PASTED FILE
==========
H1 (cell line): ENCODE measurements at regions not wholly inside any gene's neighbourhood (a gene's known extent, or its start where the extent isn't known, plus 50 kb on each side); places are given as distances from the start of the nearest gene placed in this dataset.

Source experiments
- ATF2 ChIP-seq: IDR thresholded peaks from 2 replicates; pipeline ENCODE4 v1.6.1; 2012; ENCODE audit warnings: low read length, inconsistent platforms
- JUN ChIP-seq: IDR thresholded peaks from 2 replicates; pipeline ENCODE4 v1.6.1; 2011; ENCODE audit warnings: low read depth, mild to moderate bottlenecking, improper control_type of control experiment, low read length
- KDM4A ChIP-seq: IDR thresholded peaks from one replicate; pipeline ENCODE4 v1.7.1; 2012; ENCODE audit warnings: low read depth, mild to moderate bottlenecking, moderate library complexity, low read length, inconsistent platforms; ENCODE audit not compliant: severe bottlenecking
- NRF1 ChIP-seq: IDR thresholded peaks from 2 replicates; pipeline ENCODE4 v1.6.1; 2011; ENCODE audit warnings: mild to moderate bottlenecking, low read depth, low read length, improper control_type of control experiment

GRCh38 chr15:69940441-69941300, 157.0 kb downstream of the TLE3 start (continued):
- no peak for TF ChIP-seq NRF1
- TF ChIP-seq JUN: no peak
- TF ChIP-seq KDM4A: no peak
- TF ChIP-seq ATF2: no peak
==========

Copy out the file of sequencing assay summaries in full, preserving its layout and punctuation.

H1 (cell line): ENCODE measurements at regions not wholly inside any gene's neighbourhood (a gene's known extent, or its start where the extent isn't known, plus 50 kb on each side); places are given as distances from the start of the nearest gene placed in this dataset.

Source experiments
- ATF2 ChIP-seq: IDR thresholded peaks from 2 replicates; pipeline ENCODE4 v1.6.1; 2012; ENCODE audit warnings: low read length, inconsistent platforms
- JUN ChIP-seq: IDR thresholded peaks from 2 replicates; pipeline ENCODE4 v1.6.1; 2011; ENCODE audit warnings: low read depth, mild to moderate bottlenecking, improper control_type of control experiment, low read length
- KDM4A ChIP-seq: IDR thresholded peaks from one replicate; pipeline ENCODE4 v1.7.1; 2012; ENCODE audit warnings: low read depth, mild to moderate bottlenecking, moderate library complexity, low read length, inconsistent platforms; ENCODE audit not compliant: severe bottlenecking
- NRF1 ChIP-seq: IDR thresholded peaks from 2 replicates; pipeline ENCODE4 v1.6.1; 2011; ENCODE audit warnings: mild to moderate bottlenecking, low read depth, low read length, improper control_type of control experiment

GRCh38 chr15:69940441-69941300, 157.0 kb downstream of the TLE3 start (continued):
- no peak for TF ChIP-seq NRF1
- TF ChIP-seq JUN: no peak
- TF ChIP-seq KDM4A: no peak
- TF ChIP-seq ATF2: no peak